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At SRO, some of the best players are on stage, not on screen

Don't worry, sports fans. When SRO goes "unplugged," all the big-screen TVs don't blank out. Just some pretty cool acoustic music happens.

Every Friday, SRO Sports Bar and Grill (2517 South Gessner) hosts "SRO Theatre," an acoustic open-mike night that features local talent. And every Sunday, SRO/Gessner brings in well-known singer-songwriters -- folks such as Jack Saunders, Selia Qynn, Christopher David, Melissa Adams and others -- for "Texas Songwriters Live." In a novel move, some of the performances are documented in two different CD series, SRO Live and Standing Room Only. They're sold for $15 apiece only at the restaurant, one of three SROs.

Norman Clark, who handles marketing, promotion and booking for the Woodlake SRO, is the man behind the scene. "It's something that I haven't seen in Houston," says Clark, who also owns SKE Presents production company, "but something that I heard about in Nashville."

SRO/Gessner resembles NASA mission control, but with a bar. In addition to the enormous wall of TVs, palm-size boob tubes occupy each and every plush diner-style booth in the place. The performance space is, by comparison, modest.

"I thought it was a great idea," performer David says. "I thought it was a great way to get music out." David, a former Nashvillean who is familiar with the Music City gigs Clark mentioned, thinks other clubs should get on the recording bandwagon. "It's pretty simple to do," he says. "It doesn't take a lot of equipment to get nights like these started. It would certainly bring in a lot of people, a lot of young performers."

Acoustic open mikes are relatively easy to find. They happen regularly at places like P.J.'s (614 West Gray), Anderson Fair (2007 Grant) and Travis Cafe (208 Travis). But open mikes that are taped for posterity and sale? That's another thing entirely. Other club owners have taken notice. "It's not a bad idea at all," says Michael Phelan, Travis Cafe manager. "It helps to get the word out. Flyers only do so much."

With both the CDs and the nights they promote, Clark, a guitarist who also is featured on the discs, is looking to show local audiences that there is more to the Richmond-Westheimer club scene than lackluster cover bands. "My original music is very blues-based," Clark says. "We have people that are very folk-oriented, very John Denver, James Taylor-oriented. We have people that have a rock sound. So I would say it crosses all of those styles of music. Country, folk, blues, pop."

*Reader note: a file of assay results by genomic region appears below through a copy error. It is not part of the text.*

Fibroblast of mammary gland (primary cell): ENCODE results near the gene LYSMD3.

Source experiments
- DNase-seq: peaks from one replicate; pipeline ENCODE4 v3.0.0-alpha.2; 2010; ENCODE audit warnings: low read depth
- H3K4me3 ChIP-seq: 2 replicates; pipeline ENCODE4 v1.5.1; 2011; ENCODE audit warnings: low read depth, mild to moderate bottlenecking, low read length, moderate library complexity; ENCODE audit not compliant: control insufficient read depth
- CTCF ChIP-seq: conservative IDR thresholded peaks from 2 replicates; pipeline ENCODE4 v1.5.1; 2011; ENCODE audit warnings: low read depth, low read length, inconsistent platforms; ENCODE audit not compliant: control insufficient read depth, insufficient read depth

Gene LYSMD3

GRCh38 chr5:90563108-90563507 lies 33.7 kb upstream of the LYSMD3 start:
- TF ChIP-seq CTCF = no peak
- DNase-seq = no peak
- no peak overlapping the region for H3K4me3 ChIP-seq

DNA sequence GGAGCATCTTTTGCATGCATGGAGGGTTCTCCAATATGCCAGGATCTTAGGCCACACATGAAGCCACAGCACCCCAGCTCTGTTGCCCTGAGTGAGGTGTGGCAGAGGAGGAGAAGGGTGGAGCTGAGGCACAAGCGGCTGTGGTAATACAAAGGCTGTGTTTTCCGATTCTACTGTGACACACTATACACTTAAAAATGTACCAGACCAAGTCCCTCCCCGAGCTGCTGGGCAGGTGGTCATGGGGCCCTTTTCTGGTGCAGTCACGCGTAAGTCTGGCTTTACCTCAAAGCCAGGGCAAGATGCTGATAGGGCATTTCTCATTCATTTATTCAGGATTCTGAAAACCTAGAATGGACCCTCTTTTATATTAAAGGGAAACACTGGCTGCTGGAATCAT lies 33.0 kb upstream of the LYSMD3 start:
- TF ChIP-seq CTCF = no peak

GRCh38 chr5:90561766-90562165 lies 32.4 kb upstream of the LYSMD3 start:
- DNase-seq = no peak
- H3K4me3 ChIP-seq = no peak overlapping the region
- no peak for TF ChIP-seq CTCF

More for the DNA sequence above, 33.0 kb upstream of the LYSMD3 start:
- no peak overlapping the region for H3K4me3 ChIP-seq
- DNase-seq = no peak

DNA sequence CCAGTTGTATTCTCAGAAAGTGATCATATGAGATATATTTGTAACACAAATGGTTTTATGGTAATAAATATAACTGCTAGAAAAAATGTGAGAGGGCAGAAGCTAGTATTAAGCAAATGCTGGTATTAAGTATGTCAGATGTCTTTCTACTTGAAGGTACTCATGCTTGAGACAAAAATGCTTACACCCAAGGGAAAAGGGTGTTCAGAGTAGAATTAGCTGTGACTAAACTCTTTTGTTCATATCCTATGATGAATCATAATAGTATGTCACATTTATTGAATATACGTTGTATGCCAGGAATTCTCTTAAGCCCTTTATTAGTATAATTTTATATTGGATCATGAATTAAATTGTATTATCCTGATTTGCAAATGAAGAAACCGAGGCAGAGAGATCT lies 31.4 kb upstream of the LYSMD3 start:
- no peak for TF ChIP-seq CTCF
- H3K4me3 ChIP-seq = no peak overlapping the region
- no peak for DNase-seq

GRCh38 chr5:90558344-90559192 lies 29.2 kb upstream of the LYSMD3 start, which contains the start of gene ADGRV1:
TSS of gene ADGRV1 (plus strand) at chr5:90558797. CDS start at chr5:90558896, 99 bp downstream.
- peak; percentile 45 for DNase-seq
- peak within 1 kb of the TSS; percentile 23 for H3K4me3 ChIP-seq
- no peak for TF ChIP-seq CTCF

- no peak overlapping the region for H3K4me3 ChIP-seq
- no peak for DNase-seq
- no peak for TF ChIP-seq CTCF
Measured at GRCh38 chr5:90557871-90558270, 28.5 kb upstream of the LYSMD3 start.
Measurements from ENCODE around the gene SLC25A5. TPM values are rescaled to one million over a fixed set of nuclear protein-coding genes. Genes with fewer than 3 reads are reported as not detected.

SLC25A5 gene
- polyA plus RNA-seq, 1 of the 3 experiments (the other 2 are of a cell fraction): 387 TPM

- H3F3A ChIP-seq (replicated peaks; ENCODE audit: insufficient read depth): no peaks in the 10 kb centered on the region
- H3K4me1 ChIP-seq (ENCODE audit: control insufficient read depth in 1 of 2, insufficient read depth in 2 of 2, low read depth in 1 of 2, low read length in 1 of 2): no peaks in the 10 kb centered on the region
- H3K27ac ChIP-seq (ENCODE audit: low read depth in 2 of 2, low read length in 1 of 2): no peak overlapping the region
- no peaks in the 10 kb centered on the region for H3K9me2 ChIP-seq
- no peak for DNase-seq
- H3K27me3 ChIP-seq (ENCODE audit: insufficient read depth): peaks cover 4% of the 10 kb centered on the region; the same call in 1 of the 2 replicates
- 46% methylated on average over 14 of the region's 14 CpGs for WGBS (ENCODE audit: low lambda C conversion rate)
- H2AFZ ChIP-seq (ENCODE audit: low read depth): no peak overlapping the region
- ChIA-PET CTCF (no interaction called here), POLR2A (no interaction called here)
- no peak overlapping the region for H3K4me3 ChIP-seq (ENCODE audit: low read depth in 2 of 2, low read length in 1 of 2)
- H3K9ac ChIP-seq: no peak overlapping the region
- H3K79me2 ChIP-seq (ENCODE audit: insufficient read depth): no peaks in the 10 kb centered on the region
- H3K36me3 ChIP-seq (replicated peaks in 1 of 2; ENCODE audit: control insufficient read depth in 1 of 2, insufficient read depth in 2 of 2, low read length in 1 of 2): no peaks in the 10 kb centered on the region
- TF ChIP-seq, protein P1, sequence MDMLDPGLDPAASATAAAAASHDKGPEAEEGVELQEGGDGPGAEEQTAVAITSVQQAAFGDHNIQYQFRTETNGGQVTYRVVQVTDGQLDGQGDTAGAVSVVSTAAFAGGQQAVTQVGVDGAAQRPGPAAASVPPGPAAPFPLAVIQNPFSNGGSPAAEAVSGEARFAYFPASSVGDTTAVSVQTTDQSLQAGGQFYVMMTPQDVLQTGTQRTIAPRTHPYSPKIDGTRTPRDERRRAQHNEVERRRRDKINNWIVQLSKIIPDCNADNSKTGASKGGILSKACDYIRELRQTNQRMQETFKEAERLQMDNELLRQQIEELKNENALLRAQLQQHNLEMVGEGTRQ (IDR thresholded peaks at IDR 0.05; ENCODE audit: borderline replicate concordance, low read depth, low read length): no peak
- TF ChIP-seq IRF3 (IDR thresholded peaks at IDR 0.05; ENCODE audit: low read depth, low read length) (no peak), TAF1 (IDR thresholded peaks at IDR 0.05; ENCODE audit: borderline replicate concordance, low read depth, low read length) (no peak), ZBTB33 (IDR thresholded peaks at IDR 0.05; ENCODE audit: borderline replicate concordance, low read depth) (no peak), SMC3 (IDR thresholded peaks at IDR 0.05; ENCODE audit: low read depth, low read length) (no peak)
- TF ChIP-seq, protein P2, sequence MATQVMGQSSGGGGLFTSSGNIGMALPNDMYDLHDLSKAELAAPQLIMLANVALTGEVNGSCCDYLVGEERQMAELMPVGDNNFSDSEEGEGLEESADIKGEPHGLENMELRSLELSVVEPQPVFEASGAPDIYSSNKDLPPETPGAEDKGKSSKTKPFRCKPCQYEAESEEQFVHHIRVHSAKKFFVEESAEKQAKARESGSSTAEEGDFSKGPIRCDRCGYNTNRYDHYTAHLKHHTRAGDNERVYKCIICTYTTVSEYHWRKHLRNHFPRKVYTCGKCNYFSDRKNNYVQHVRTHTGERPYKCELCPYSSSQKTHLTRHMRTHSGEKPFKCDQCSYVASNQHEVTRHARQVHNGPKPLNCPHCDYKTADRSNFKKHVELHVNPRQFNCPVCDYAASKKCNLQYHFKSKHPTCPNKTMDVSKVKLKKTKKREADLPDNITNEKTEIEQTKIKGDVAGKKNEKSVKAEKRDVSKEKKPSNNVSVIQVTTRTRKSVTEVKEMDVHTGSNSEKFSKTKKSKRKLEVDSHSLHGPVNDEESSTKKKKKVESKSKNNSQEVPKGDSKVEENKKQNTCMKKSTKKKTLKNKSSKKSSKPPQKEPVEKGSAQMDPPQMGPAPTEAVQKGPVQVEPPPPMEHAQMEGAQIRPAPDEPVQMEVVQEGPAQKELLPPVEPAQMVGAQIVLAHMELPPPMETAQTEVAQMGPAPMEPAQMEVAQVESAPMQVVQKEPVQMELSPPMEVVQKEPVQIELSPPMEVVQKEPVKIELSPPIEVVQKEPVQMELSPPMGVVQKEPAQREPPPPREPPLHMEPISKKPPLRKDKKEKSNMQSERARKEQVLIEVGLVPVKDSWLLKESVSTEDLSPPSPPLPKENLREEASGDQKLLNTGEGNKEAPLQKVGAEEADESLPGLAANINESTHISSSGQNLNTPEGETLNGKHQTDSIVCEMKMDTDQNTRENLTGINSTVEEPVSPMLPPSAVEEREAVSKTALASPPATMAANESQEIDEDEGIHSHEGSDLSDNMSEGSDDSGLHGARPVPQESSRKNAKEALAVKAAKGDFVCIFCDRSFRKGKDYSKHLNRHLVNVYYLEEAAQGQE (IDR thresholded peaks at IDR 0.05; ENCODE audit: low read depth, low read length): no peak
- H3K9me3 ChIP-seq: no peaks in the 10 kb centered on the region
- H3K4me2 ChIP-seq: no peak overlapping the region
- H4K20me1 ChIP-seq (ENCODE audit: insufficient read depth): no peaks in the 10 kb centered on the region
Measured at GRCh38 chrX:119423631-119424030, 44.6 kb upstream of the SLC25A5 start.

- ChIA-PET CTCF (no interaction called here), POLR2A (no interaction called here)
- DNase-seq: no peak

So far, three CDs (two of SRO Live and one of Standing Room Only) have been made. Clark personally assembled the best performances for the former discs, while the artists get to choose the songs for the latter series. Clark produces only a limited number, about 200. Once they're gone, it's on to the next album. Artists who end up on the discs can reap an extra benefit: They can earn money from sales. But rather than accepting the usual paltry fee (approximately seven cents for each unit sold, as is often the case with major labels), artists can buy copies and sell them for instant profit.

Of course, it's not like these folks are in it for the dough. Some are happy simply for the chance to step up to the mike. "Any promotion you get from someone like Norm is better than any proceeds you can get from it," says humble songstress Qynn. She adds that if she ever received any profit from an SRO album, she would "give it to Norm."

New SRO Live and Standing Room Only discs will be available in the coming months; they'll offer further proof that fine Texas music can come from a testosterone-dripping venue that caters mainly to sports junkies and beef eaters. "When the performers are performing at the "SRO Theatre,' you can hear a pin drop, even if the house is packed," Clark says. "Because everybody that is in that room is there to listen to live music."

Just like halftime at the Super Bowl.

Last Call

Well, it looks like the usually grungy Numbers (300 Westheimer) is still dabbling in eclecticism. The club already has begun a new Tuesday-night affair called "Swing Night." And this Sunday the club welcomes French electronica artist Rinocerese. The ad for the show says that the guy is "the ultimate live electronic experience." Damn. Can't one French person come to the States without being so full of himself? San Diego turntablist Miles Maeda and Houston's own Kung Fu Pimp also will be performing. For information on both events, call the club at (713)526-6651 or go on-line at www.numbersnightclub.com.

 
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